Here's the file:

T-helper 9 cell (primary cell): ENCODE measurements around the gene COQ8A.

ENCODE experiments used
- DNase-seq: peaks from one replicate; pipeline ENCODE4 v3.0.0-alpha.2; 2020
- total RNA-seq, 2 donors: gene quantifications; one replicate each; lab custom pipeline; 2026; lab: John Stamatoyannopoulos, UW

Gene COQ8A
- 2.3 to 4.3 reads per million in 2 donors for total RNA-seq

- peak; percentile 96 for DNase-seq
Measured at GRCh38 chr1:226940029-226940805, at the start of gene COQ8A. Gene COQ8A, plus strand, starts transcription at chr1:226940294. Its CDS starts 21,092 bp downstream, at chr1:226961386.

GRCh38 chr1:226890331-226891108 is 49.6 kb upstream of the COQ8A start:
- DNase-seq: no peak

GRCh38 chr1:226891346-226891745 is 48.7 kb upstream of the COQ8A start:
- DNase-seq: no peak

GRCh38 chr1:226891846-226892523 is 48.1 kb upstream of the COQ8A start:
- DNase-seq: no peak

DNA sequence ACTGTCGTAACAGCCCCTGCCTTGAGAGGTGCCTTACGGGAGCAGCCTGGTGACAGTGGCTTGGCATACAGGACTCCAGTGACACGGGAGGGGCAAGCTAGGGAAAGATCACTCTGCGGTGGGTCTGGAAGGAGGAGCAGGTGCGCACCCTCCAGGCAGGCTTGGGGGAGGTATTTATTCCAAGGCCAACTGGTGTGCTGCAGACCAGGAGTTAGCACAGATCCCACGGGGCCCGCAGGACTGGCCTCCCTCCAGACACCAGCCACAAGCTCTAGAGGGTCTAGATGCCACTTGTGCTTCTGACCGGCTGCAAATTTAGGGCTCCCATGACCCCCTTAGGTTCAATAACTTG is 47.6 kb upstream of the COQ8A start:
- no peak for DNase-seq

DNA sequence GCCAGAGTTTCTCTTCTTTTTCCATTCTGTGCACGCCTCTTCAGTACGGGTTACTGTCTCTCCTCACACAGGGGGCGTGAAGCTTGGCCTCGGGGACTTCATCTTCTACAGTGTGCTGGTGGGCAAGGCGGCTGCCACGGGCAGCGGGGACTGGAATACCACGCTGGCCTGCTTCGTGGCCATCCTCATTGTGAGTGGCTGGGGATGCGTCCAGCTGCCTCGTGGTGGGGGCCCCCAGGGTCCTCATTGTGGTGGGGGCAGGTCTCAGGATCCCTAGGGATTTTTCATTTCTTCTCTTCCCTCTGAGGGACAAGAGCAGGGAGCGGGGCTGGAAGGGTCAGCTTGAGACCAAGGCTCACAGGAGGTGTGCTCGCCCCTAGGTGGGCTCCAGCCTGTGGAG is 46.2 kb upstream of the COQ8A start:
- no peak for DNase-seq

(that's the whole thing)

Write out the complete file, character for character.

T-helper 9 cell (primary cell): ENCODE measurements around the gene COQ8A.

ENCODE experiments used
- DNase-seq: peaks from one replicate; pipeline ENCODE4 v3.0.0-alpha.2; 2020
- total RNA-seq, 2 donors: gene quantifications; one replicate each; lab custom pipeline; 2026; lab: John Stamatoyannopoulos, UW

Gene COQ8A
- 2.3 to 4.3 reads per million in 2 donors for total RNA-seq

- peak; percentile 96 for DNase-seq
Measured at GRCh38 chr1:226940029-226940805, at the start of gene COQ8A. Gene COQ8A, plus strand, starts transcription at chr1:226940294. Its CDS starts 21,092 bp downstream, at chr1:226961386.

GRCh38 chr1:226890331-226891108 is 49.6 kb upstream of the COQ8A start:
- DNase-seq: no peak

GRCh38 chr1:226891346-226891745 is 48.7 kb upstream of the COQ8A start:
- DNase-seq: no peak

GRCh38 chr1:226891846-226892523 is 48.1 kb upstream of the COQ8A start:
- DNase-seq: no peak

DNA sequence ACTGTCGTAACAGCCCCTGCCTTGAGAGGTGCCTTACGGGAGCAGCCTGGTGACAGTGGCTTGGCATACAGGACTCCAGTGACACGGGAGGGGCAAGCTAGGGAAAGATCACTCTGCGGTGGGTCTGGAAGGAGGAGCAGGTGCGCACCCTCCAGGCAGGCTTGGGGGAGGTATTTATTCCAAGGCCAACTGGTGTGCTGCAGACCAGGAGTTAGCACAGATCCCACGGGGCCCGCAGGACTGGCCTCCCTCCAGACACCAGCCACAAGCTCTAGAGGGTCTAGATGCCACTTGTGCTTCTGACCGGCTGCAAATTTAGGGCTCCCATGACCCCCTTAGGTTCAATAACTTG is 47.6 kb upstream of the COQ8A start:
- no peak for DNase-seq

DNA sequence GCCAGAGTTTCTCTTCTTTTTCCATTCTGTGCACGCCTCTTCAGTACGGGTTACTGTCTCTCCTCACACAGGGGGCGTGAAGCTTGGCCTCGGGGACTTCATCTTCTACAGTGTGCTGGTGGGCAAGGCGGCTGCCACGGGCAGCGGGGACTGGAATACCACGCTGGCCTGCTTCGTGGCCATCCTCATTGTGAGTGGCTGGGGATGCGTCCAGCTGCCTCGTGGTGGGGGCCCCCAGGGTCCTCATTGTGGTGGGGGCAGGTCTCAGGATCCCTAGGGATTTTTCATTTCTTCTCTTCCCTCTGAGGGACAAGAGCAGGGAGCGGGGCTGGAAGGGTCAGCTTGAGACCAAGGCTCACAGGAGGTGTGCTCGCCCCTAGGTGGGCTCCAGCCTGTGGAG is 46.2 kb upstream of the COQ8A start:
- no peak for DNase-seq